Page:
Tara Misra, CC’s new Sexual Assault Response Coordinator, talks about how she came to work at the college, being a confidential resource for the community, Halloween, and pumpkin-flavored everything.

With Brooks Fleet, Style Editor


Where are you from?

I grew up in suburban Massachusetts, but spent about 10 years in Albuquerque, NM, where I fell in love with the Mountain West.


How did you get to Colorado College?

I saw the SARC position announcement on a listserv for violence prevention professionals in higher education while doing similar work at the University of Georgia. I immediately knew that I had to apply; CC attracts bright and dynamic students, and I was very attracted to the idea of working at a liberal arts college. Also, one of my cousins graduated from CC in 2000 and had a great experience here.


How do you like it so far?

I feel very grateful and fortunate to be part of the CC community. Students and colleagues have been so welcoming and willing to engage on these issues. There is also much to look forward to, which is exciting.


What does it mean to be a sexual assault response coordinator?

Although the title suggests a very specific function, my role on campus is pretty broad. I am a confidential resource for students, faculty, and staff.  I provide support to individuals that are impacted by sexual assault, intimate partner violence, stalking, and bias incidents. Support can include escorting someone to the emergency room, exploring options for reporting, communicating with professors on a student’s behalf, learning how to talk to a friend you are concerned about, or connecting students with other resources on campus and in the community.  However, it is not enough to respond to violence when it occurs, but also to prevent it. A huge part of that is emphasizing what healthy relationships and healthy sexuality look like. I am available to talk about contraception, STI (sexually transmitted infection) prevention, communication, jealousy, finding balance—really any relationship concern that a student would like to discuss. There are many mixed messages about what a healthy relationship looks like. Those role models can be scarce.  Also, free condoms are available in my office.


Is CC a lot different from previous schools you have worked with?

Very different. I have primarily worked with college students at very large public universities. I was very involved in peer health education at the University of Massachusetts and began to focus on healthy relationships in my graduate program at the University of New Mexico. I moved to Athens, Ga. after grad school to work in violence prevention and advocacy at UGA. It was an intense education to be working on such a large campus (34,000). CC has been a refreshing change. I particularly appreciate the more intimate feeling on campus.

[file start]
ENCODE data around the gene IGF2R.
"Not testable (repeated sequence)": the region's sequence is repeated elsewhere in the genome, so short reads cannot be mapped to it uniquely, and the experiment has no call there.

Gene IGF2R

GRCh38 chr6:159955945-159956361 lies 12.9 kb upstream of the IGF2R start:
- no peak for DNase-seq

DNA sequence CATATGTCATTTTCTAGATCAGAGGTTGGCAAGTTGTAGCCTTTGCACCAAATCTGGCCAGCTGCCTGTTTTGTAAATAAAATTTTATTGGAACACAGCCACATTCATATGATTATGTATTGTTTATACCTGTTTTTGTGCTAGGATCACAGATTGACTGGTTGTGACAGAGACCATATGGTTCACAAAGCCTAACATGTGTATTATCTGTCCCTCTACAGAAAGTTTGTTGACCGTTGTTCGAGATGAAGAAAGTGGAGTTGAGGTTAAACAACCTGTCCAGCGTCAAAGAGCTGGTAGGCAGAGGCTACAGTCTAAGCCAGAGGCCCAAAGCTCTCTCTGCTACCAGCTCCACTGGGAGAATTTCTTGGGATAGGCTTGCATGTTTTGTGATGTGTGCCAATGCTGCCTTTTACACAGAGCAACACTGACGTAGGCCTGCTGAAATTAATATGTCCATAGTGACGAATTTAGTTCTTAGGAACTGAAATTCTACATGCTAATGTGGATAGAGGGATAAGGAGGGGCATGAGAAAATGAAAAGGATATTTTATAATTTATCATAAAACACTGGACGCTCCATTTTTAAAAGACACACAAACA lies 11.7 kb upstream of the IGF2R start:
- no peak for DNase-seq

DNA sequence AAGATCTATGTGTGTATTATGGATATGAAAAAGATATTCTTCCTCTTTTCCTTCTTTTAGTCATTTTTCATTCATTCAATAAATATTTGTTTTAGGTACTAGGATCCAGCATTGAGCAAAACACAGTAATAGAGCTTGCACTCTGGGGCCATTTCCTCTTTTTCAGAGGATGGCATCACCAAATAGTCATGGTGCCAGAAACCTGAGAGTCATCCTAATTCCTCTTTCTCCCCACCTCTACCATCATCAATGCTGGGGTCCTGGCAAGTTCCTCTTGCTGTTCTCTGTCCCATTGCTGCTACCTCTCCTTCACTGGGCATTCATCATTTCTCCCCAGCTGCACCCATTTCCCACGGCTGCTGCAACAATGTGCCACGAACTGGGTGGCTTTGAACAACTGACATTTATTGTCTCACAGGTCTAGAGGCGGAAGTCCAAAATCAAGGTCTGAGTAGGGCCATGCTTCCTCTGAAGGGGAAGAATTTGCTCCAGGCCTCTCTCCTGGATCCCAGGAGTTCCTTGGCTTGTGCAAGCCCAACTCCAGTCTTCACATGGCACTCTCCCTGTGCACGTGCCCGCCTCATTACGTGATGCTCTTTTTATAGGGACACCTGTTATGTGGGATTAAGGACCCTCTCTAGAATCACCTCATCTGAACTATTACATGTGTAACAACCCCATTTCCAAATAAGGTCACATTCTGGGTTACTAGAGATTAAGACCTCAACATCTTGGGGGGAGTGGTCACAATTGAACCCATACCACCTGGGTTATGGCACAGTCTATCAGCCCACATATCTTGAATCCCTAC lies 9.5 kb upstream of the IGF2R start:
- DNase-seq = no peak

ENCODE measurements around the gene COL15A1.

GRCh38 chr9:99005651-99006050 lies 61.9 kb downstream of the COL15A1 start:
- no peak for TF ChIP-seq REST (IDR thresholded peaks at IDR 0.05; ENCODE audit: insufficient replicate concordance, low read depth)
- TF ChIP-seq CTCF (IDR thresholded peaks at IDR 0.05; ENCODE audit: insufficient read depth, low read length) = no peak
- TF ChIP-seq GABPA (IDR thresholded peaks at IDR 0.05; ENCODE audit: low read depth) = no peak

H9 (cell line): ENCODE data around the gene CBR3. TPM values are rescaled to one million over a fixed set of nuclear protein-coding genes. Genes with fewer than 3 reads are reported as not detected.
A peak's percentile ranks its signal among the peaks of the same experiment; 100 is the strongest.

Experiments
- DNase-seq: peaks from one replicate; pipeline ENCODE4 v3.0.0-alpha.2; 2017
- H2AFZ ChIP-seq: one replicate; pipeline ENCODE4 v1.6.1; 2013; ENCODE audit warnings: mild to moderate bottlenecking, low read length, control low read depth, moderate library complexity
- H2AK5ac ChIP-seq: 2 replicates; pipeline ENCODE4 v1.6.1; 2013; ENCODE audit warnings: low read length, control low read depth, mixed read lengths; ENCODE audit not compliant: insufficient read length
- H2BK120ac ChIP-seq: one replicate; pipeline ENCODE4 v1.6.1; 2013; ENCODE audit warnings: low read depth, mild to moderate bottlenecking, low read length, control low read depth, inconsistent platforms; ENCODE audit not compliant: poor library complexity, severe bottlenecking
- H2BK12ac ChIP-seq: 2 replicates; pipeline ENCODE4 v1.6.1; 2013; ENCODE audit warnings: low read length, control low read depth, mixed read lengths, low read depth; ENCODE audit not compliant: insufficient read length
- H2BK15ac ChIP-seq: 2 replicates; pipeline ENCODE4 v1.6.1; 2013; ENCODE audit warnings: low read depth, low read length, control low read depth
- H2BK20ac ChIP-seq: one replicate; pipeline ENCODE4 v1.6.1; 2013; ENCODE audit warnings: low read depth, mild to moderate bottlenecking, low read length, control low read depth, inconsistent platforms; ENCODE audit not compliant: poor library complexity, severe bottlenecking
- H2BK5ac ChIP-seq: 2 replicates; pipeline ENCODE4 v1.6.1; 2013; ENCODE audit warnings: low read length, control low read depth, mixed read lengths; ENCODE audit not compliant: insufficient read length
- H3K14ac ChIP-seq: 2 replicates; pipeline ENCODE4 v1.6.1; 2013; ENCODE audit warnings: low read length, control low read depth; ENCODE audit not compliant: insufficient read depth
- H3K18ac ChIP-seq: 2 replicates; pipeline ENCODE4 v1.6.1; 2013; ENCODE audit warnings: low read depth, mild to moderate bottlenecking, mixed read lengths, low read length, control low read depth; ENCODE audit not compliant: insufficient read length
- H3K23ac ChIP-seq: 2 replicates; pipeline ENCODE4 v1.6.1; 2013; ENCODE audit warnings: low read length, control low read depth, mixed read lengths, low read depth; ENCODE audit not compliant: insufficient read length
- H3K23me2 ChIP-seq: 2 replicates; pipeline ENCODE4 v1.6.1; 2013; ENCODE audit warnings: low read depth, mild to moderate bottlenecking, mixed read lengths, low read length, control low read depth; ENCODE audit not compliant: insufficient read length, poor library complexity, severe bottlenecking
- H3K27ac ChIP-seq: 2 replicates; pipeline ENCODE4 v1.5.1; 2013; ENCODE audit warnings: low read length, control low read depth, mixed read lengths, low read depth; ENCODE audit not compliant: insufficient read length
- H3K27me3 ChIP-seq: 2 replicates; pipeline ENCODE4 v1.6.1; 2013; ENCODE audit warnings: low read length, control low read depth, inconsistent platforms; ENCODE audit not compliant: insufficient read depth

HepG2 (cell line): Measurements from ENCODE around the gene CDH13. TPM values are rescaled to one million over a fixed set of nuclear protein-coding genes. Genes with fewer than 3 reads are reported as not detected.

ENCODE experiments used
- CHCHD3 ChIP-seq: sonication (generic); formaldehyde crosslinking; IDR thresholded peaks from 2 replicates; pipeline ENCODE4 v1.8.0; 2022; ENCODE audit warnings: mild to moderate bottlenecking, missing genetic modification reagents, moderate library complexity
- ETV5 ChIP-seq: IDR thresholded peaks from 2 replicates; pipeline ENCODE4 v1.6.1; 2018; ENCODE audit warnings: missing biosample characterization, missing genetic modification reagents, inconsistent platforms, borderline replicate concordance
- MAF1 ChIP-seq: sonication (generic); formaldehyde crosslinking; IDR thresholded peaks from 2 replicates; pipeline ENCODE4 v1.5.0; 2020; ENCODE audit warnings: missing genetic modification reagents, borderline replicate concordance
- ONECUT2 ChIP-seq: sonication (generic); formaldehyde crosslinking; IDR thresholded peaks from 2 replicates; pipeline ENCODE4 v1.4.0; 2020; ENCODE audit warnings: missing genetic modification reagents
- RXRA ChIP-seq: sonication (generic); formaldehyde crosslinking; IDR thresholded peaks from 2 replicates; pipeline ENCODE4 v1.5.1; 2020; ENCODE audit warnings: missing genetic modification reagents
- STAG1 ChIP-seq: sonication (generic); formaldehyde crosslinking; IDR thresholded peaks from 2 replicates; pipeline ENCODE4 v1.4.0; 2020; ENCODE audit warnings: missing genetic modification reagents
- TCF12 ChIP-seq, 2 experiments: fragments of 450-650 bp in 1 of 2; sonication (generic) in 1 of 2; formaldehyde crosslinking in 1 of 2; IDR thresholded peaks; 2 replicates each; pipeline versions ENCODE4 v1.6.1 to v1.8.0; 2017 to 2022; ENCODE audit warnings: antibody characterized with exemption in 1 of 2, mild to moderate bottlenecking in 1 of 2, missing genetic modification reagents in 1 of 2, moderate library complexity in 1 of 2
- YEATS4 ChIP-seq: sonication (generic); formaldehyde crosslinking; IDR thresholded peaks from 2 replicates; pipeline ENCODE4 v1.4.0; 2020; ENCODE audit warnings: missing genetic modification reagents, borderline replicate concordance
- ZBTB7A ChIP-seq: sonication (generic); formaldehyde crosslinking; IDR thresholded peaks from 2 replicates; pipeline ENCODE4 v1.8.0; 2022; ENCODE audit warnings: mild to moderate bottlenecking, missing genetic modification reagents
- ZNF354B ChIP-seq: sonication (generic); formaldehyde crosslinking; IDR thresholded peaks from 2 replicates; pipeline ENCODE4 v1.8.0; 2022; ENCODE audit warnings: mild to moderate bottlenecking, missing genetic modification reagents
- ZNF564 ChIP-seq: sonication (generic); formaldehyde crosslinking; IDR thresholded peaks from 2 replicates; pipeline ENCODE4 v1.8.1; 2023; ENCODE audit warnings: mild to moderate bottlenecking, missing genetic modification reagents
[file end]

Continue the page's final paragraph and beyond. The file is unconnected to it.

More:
How did you become interested in sexual assault response and counseling?

I began my career as a sexual health educator when I was an undergraduate focused on HIV prevention and college students. As I progressed in public health, there were more opportunities to work with other populations, like sex workers or injection drug users. Being a resource for people navigating crisis situations and talking about “sensitive” topics became common threads in much of my public health work. By the time I finished grad school, I knew that I wanted to continue working with college populations and violence prevention has been a critical campus issue for decades. Also, many people in my own life have been impacted by sexual or intimate partner violence, and I am inspired by their courage.


What do you want students to know about preventing sexual assault on campus?

It is important for students to recognize that we all play a role in preventing sexual violence. Violence really thrives in silence, which is why conversations about these issues are so important. This is not a “woman’s issue”. Sexual violence impacts all of us. We all bear a responsibility to each other to maintain a climate where people are treated with respect. Nobody deserves to be victimized. Get involved if you believe someone is at risk. If you see a person in trouble at a party or a friend using force or pressuring another person, speak up. More information about being an active bystander is available through the BADASS program, offered through SOSS (Student Organization for Sexual Safety).


What are you going to be for Halloween?

I am going to be on-call.


What do you think about the influx of pumpkin-flavored foods?

I think it is an essential part of the season. Pumpkin puree is actually a great source of potassium, antioxidants, and fiber, so it can be a healthy addition to recipes.


If you could vacation anywhere in the world where would you go?

I would do a tour of Spain, Morocco, and Tunisia.


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